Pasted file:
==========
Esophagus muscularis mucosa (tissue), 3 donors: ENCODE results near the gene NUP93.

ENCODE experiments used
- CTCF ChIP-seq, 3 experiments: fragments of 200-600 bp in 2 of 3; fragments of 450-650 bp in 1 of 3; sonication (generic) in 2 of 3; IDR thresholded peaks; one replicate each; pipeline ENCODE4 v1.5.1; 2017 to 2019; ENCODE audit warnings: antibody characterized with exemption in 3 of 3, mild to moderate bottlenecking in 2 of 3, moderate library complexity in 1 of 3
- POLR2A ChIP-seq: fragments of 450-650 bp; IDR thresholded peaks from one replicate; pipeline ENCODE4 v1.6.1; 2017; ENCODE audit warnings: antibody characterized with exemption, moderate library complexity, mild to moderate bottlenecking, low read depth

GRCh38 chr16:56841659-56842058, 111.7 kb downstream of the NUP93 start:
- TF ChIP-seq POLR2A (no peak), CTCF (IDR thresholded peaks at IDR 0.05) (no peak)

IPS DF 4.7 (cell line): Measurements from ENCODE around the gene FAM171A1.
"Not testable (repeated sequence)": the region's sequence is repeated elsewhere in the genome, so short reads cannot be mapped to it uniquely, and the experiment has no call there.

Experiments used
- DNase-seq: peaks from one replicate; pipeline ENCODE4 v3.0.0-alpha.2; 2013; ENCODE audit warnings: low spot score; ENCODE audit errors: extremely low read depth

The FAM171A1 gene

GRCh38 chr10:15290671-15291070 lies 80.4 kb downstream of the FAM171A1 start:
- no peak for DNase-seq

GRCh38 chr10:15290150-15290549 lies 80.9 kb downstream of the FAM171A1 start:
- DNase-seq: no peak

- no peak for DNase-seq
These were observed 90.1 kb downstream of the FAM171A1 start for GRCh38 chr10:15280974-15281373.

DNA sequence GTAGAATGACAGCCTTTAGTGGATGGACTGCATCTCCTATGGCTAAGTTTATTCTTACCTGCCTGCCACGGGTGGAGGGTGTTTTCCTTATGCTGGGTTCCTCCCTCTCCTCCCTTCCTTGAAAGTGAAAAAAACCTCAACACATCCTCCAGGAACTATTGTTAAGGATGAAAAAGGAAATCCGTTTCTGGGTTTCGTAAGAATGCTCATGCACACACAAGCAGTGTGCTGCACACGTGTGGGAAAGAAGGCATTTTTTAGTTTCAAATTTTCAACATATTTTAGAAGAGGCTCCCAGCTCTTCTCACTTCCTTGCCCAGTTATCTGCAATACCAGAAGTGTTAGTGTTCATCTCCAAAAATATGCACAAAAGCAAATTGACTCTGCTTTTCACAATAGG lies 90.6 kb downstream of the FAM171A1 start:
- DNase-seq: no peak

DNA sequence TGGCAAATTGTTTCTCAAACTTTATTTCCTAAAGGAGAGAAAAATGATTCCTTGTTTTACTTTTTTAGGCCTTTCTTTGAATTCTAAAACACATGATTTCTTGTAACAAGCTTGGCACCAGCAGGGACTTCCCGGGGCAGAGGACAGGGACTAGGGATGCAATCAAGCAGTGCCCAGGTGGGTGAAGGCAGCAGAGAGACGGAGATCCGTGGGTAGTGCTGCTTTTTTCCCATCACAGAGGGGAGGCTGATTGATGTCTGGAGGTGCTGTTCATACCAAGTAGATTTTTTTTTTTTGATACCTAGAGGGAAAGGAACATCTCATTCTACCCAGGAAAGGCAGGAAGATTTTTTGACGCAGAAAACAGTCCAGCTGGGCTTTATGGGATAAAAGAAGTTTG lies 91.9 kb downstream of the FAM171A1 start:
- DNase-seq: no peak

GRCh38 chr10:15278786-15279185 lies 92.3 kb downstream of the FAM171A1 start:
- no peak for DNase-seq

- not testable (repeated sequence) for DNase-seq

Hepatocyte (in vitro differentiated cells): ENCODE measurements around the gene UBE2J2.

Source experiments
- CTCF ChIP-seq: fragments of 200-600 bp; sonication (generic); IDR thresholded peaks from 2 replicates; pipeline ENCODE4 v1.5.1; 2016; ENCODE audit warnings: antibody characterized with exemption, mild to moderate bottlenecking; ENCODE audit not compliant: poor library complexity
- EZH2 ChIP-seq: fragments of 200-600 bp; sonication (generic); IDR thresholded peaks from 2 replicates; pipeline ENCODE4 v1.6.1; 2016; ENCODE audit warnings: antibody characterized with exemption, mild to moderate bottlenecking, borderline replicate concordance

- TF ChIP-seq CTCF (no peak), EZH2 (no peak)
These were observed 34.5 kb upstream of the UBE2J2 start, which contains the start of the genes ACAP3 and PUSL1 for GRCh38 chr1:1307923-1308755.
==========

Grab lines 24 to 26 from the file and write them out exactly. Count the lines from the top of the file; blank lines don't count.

- not testable (repeated sequence) for DNase-seq

Hepatocyte (in vitro differentiated cells): ENCODE measurements around the gene UBE2J2.

Source experiments